— Jeremiah 29:11

When we arrived, we unloaded the supplies we brought - rice, sodas, toiletries, a hand written scripture for each boy. Each item was inspected by guards and then loaded into a wheelbarrow. There were 3 prisoners that were pushing the loaded wheelbarrows into the prison. Quite obvious this was their reward for good behavior. Once it was all in, there were a few conversations between guards, some more waiting, and then we got to enter. They escorted us to a room, set up similar to a classroom, with a chalkboard, seating for 30 or so, one door.

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There was a large window that opened to the common area. The cells with bars were across from this. We could see the boys. They looked at us, they didn’t look angry, or threatening, they looked like my son. Some were a few years older, but they were young men, trying to find their place in life. While in a holding cell with 125 other prisoners. Hopeless.

Be strong and courageous. Do not be afraid or terrified because of them, for the Lord your God goes with you; he will never leave you nor forsake you.
— Deuteronomy 31:6

The guards ushered in about 40 at a time, 3 groups. The groups came in, we spoke to them. Told them God loved each one of them, that we at Haiti Awake loved each one of them. We prayed. Then they left, back to their cells.

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We left, empty handed, sad with the situation, angry thinking the boys may not get a fair shake, disappointed that decisions were made to put them here, but hopeful that some of these young men heard our words. Hopeful they heard us pray for them. Hopeful they heard the message we had for them. Heard that it’s not over. They have decisions to make every day going forward. Maybe as they make one of these decisions, they will think back and remember the Haiti Awake team, and remember some words we shared, or a prayer, or a verse written to them.

Maybe this will be what they need to get through a rough day. Maybe it’ll help them make a good decision in the future.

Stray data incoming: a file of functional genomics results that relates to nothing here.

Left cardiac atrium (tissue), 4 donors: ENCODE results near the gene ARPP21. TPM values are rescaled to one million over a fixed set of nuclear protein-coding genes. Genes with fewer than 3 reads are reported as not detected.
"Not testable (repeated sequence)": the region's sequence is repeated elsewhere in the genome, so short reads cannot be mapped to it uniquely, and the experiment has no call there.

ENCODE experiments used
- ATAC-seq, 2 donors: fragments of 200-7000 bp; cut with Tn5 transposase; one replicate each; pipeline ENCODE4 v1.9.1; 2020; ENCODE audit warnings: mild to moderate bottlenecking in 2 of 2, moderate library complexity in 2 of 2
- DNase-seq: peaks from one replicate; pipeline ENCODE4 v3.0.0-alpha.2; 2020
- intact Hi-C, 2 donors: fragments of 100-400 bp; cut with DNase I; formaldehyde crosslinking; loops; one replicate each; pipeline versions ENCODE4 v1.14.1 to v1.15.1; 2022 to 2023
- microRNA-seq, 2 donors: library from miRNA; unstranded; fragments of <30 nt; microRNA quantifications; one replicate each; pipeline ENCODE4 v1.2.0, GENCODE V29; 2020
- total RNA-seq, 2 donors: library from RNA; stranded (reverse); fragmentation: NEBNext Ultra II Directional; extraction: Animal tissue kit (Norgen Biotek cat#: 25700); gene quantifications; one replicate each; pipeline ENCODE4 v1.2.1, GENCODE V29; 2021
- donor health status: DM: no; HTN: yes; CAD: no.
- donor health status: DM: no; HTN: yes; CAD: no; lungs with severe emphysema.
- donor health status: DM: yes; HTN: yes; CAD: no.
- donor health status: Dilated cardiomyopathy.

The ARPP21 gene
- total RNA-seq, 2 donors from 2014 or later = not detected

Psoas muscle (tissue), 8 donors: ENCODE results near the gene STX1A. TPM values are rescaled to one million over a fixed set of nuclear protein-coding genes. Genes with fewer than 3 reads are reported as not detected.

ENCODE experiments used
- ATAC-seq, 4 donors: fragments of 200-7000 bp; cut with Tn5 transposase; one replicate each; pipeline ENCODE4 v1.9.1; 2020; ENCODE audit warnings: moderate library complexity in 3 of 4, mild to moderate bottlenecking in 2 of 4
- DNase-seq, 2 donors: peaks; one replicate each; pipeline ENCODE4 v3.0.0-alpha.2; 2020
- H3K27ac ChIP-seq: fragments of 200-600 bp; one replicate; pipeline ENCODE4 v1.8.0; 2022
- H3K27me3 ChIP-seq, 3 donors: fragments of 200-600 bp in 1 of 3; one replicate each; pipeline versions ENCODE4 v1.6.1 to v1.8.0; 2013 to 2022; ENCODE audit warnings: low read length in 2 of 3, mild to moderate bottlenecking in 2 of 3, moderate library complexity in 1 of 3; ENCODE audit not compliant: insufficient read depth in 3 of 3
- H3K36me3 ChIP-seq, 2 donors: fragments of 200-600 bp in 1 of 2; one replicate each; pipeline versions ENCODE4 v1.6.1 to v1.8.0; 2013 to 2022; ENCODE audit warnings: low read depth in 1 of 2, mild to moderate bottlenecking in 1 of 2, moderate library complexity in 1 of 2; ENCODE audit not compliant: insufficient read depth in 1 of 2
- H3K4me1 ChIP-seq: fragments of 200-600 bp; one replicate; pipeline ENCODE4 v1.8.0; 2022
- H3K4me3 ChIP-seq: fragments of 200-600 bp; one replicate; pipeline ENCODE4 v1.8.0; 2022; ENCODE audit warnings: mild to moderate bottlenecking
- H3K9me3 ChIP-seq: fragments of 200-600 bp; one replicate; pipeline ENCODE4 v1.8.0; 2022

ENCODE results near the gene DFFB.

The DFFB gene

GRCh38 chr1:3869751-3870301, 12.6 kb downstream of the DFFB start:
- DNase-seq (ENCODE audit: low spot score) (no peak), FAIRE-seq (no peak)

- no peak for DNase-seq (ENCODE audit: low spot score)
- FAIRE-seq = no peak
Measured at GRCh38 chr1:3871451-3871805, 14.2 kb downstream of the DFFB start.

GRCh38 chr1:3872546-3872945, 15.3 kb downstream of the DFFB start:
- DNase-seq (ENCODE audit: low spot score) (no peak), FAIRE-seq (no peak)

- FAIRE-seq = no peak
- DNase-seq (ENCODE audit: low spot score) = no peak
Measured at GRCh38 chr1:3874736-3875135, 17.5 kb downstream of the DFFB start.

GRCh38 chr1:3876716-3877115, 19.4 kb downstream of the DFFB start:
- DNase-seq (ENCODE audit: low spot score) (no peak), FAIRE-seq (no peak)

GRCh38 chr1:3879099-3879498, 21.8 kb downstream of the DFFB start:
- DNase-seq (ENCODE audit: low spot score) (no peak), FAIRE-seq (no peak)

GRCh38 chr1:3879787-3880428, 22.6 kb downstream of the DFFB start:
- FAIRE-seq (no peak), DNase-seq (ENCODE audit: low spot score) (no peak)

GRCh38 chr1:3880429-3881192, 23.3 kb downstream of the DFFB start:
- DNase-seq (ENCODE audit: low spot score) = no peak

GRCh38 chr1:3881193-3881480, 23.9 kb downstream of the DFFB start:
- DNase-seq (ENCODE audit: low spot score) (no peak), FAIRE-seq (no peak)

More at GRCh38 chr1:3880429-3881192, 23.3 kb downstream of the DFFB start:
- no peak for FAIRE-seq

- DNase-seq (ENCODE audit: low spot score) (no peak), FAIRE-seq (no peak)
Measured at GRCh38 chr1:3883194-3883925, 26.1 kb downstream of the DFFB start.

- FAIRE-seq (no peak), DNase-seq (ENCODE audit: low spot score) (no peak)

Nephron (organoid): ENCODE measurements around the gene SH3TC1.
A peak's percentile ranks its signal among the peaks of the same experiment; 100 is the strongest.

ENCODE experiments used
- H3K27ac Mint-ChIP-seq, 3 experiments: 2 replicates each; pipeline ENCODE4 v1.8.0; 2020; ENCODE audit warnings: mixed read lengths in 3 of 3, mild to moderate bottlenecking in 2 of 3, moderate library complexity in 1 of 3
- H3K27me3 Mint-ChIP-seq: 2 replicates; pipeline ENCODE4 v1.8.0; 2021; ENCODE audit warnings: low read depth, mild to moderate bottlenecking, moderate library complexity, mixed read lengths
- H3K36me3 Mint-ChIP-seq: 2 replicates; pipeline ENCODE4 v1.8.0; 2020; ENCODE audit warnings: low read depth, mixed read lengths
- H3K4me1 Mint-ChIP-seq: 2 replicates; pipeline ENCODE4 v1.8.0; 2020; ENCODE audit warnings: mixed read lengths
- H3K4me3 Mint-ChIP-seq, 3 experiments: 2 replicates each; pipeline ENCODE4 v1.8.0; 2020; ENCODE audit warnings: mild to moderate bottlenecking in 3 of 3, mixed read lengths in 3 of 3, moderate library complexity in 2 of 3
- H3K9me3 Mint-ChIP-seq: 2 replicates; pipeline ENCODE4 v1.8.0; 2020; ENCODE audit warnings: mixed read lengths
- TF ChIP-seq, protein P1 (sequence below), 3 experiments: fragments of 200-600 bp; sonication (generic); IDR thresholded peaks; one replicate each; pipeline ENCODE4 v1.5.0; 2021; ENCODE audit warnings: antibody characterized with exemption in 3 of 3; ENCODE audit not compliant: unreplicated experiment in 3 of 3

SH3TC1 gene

Maybe it will give them hope.

Remember those in prison, as if you were there yourself. Hebrews 13:3

How do you explain a place that does not even make sense?  How do you describe a place few will ever have the opportunity to visit?  

These photos don't explain.  They don't even describe, but they are all we have.  

Over the last year, Haiti Awake has been actively pursuing a relationship with both the prisoners and the staff of Cermicol, a juvenile prison in Delmas.  We are thankful to have been granted access to take these few photos to help you understand a place where on most days over 100 teenage boys are imprisoned.  Their alleged crimes vary, but their stories are the same.  

Their stories are similar to yours.

Their stories are similar to mine.  

They are broken people in need of a Savior.

For those of you who have generously given to support our prison outreach in the past, we thank you.  The boys were thrilled to get care packages filled with soap, shampoo, hard candy, and a snack on our last visit.  Everyone appreciated the food, sodas, and water we were able to purchase through the financial generosity of those who support Haiti Awake monthly.  

As a mom of boys who are the same age as the prisoners, I always struggle in my heart when we go to Cermicol, and yet I always want to go back.  For me the highlight of our last visit was seeing one young man get a big smile on his face when he saw Lifesavers in his bag and to hear so many of the boys say, "Mesi," with genuine gratitude.  It was also good, though sad, to talk with boys we've met in the past.  

Please pray with us that we will continue to find favor with those who have the authority to allow us access to the prison, and pray that our visits are a way to show Christ's love in action.

Remember the prisoners, as though you were in prison with them, and the mistreated, as though you yourselves were suffering bodily.
— Hebrews 13:3